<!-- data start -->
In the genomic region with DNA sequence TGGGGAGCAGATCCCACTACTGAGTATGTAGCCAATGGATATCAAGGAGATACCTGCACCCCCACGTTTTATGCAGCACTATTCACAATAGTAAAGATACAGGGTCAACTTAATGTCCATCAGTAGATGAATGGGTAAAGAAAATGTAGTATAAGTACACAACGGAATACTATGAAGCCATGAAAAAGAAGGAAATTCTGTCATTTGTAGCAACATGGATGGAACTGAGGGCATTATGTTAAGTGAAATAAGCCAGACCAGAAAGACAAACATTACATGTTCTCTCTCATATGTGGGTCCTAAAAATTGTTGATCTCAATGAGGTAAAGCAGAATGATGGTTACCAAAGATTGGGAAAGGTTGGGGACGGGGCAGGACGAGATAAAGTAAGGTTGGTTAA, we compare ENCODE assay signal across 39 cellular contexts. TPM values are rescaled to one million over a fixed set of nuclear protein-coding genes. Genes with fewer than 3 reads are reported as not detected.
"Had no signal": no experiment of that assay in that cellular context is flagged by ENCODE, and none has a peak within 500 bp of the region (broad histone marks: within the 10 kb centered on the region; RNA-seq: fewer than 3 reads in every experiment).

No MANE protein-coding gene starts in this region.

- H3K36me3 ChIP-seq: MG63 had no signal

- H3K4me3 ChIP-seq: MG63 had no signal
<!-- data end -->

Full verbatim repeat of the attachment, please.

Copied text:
In the genomic region with DNA sequence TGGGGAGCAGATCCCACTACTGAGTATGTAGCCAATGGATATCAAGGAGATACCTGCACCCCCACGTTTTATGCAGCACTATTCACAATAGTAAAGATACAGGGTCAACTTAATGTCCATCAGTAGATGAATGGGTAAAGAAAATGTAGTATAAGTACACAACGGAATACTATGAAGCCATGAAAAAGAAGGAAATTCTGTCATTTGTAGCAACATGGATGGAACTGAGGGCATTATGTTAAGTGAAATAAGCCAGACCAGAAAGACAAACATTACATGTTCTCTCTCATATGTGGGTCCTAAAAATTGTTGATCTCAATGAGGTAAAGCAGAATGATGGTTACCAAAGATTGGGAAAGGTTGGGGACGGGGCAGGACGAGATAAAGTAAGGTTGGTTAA, we compare ENCODE assay signal across 39 cellular contexts. TPM values are rescaled to one million over a fixed set of nuclear protein-coding genes. Genes with fewer than 3 reads are reported as not detected.
"Had no signal": no experiment of that assay in that cellular context is flagged by ENCODE, and none has a peak within 500 bp of the region (broad histone marks: within the 10 kb centered on the region; RNA-seq: fewer than 3 reads in every experiment).

No MANE protein-coding gene starts in this region.

- H3K36me3 ChIP-seq: MG63 had no signal

- H3K4me3 ChIP-seq: MG63 had no signal